Topic: Multidisciplinary approaches to analyzing animal vocal communication sequences
Meeting dates: October 21-23, 2013
Location: NIMBioS at the University of Tennessee, Knoxville
Dan Blumstein, Ecology & Evolutionary Biology, Univ. of California, Los Angeles
Marie A. Roch, Computer Science, San Diego State Univ.
Arik Kershenbaum, NIMBioS, Univ. of Tennessee, Knoxville
Objectives: The aim of this workshop is to bridge the gap between mathematical and biological researchers with an interest in the quantitative analysis of animal vocal sequences. Recent developments in the mathematical analysis of complex animal communication have generated opportunities to understand the functional aspects of animal vocalizations, their role in social organization, and ultimately to explore the origins and evolution of human language. Until now, however, the collaboration between mathematicians/computer scientists and biologists/zoologists in this field has been very limited. We aim to define the state of the art in this field, explore new horizons for collaboration, and provide new techniques through a synthesis of the mathematical and biological approaches to communication analysis. We will also use this unique gathering to define some of the key questions that need to be posed to address ultimate and proximate hypotheses about behavior, in the context of animal vocal communication systems.
Biologists can benefit from a broader set of tools and methodologies, whereas mathematicians can use the input of biologists to channel their research towards more biologically meaningful hypotheses. Current tools have brought us only so far in the analysis of vocal signals; new techniques such as analysis of non-linear phenomena, syntactic analysis, and network analysis, are necessary to move the field forward.
This workshop that will take a first step towards building a coherent community of researchers of animal vocal sequences, with a well-defined framework for collaborative research and consistent hypothesis-driven paradigms. It will bring together researchers specializing on key animal taxa (such as cetaceans, bats, song birds, etc), biologists investigating animal communication in general, cognitive psychologists and computational linguists, and mathematicians and computer scientists with specialist knowledge of key algorithms and analytical principles. The structure of the workshop will be highly interactive, with repeated sessions of one or two talks plus question and answer sessions, followed by break-out groups in which existing techniques can be scrutinized and new ideas floated. Four main subjects will be addressed:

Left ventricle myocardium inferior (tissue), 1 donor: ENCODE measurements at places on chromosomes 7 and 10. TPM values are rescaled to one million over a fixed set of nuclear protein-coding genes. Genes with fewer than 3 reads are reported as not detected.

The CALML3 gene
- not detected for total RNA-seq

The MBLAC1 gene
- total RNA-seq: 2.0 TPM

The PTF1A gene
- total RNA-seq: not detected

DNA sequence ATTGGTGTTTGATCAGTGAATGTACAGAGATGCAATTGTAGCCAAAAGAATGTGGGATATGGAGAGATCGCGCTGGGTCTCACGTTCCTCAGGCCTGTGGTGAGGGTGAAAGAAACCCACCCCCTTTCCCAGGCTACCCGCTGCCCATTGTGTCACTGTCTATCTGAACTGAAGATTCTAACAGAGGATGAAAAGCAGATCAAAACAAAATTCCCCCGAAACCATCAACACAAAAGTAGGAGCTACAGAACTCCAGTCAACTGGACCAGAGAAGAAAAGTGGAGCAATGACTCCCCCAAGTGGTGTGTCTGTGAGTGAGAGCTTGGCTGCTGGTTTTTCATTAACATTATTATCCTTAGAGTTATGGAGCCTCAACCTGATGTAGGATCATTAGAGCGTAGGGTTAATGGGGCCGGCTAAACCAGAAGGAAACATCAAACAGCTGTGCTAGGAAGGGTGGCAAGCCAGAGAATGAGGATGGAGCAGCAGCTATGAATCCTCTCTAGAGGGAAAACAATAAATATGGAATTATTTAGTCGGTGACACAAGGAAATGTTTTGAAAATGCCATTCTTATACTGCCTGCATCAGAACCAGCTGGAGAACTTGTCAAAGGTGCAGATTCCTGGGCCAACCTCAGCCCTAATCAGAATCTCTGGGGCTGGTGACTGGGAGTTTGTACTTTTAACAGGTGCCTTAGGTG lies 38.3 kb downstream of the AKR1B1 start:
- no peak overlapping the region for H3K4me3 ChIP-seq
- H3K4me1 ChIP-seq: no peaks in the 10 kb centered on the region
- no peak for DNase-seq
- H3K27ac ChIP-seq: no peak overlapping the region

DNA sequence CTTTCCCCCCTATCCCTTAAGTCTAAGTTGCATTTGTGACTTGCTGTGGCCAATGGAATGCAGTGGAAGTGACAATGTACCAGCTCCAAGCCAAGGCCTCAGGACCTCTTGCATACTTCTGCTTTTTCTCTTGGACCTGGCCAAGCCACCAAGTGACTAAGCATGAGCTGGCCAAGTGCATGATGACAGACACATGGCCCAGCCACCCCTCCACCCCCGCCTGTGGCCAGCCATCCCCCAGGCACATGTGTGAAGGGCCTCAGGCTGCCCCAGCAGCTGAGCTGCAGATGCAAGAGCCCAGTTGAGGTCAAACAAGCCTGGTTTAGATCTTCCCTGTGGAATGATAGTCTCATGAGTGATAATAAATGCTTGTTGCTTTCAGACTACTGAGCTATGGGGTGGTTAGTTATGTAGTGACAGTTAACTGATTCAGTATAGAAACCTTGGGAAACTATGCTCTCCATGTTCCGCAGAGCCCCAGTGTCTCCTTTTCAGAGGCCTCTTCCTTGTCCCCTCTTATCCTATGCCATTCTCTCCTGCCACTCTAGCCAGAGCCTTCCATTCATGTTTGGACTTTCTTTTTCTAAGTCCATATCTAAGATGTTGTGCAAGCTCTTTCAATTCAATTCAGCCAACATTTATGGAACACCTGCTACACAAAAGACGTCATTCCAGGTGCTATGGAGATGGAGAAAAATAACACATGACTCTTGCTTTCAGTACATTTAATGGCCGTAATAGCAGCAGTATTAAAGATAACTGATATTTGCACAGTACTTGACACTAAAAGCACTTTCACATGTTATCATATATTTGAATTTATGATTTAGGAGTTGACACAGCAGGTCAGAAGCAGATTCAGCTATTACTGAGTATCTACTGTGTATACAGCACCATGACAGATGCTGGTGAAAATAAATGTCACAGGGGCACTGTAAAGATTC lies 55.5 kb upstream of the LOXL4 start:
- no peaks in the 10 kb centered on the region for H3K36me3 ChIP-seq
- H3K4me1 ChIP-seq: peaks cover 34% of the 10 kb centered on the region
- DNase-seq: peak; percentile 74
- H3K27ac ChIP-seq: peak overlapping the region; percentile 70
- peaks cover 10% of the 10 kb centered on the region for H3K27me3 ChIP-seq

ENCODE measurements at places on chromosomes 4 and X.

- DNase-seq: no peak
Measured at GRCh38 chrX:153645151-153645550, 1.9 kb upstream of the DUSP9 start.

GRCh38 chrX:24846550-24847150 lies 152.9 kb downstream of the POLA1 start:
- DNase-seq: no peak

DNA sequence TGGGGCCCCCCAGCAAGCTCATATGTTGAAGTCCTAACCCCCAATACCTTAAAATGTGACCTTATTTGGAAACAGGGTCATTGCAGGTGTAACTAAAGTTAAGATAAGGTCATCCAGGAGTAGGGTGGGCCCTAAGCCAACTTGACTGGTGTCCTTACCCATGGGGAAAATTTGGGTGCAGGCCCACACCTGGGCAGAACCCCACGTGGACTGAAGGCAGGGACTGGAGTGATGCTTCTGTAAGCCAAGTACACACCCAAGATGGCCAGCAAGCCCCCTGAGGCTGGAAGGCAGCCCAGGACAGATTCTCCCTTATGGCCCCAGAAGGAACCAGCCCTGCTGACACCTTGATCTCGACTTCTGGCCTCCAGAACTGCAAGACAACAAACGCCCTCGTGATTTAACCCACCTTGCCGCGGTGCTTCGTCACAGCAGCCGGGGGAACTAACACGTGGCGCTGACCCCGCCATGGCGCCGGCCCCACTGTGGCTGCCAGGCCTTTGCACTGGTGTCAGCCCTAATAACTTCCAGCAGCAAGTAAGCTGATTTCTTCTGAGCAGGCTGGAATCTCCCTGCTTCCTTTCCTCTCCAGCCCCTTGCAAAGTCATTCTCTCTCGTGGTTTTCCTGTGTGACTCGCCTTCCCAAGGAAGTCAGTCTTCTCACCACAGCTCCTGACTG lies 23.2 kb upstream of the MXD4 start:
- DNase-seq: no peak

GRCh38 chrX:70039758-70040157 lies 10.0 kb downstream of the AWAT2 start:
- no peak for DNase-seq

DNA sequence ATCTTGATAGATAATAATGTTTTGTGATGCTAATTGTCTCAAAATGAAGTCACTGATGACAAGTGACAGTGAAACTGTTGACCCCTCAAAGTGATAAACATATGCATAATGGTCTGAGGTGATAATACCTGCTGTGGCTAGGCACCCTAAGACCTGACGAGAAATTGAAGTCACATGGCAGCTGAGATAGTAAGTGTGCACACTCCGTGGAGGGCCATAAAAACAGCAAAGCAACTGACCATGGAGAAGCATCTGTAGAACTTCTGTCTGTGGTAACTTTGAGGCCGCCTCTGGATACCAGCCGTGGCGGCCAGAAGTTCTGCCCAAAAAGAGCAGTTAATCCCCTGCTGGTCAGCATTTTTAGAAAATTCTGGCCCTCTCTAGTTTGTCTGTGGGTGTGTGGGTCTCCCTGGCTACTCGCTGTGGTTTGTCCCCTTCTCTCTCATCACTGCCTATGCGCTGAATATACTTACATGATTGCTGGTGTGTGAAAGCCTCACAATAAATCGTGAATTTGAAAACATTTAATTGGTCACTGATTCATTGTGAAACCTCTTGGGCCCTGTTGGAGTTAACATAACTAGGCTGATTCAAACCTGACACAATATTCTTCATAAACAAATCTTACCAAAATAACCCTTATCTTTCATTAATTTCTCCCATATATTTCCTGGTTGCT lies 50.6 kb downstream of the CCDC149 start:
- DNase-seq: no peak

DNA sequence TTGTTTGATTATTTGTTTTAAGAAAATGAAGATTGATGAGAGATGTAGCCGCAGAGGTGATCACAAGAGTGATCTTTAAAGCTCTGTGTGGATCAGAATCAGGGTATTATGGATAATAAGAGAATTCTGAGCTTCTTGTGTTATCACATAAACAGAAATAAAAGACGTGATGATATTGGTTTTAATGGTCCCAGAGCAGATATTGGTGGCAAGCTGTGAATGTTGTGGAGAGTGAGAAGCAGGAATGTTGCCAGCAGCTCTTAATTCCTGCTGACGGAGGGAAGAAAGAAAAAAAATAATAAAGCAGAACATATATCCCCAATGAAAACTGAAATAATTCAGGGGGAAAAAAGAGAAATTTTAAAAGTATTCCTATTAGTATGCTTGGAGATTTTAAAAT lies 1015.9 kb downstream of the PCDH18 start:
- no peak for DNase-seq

We expect this workshop to provide biologists with a practical understanding of the methodologies available to them, to provide mathematicians with an understanding of the requirements of biologists in the development of new techniques and algorithms, and consequently to generate genuine collaborations between participants for continuing research. This synthesis is likely greater than the sum of its component parts – not only generating new ways of analyzing behavior, but possibly also new theory about behavior and behavioral interactions.
Descriptive Flyer (pdf)
Summary Report. The first phase of the meeting consisted of sessions of two-to-three short talks, followed by extended discussion time. A total of 10 talks was given. In the second phase of the meeting, the participants self-organized into six working groups, with each group intended to collate and synthesize information on a specific sub-topic of the field. The groups were: Evolution, Language, Meaning, Structure, and Acoustic units. The intention was that each group would generate a draft section of a manuscript that would provide a comprehensive review of the analysis of animal acoustic sequences. Immediately following this, the organizers collated these drafts into a single manuscript, which is currently in revision following peer-review. Future plans are to propose a NIMBioS working group based on the collaborations that have arisen from the workshop.
Kershenbaum A, Garland EC. 2015. Quantifying similarity in animal vocal sequences: which metric performs best? Methods in Ecology and Evolution. [Online]
Ferrer-i-Cancho R. 2014. Optimization models of natural communication. Physics and Society, arXiv:1412.2486. [Online]
Kershenbaum et al. 2014. Acoustic sequences in non-human animals: A tutorial review and prospectus. Biological Reviews.
Waller S. March 2015. Cats talk back: Feral & socialized. Living with Animals Conference, Eastern Kentucky University.
Waller S. 23 April 2014. Coyote consciousness: Social predator vocalization and communication. Toward a Science of Consciousness Conference, Tucson, AZ.
Waller S. Pending (2016). Cooperative Predator Vocalization Consortium: Wolves in Yellowstone, NSF REU.
NIMBioS Investigative Workshops focus on broad topics or a set of related topics, summarizing/synthesizing the state of the art and identifying future directions. Workshops have up to 35 participants. Organizers and key invited researchers make up half the participants; the remaining participants are filled through open application from the scientific community. Open applicants selected to attend are notified by NIMBioS within two weeks of the application deadline. Investigative Workshops have the potential for leading to one or more future Working Groups. Individuals with a strong interest in the topic, including post-docs and graduate students, are encouraged to apply. If needed, NIMBioS can provide support (travel, meals, lodging) for Workshop attendees, whether from a non-profit or for-profit organization.
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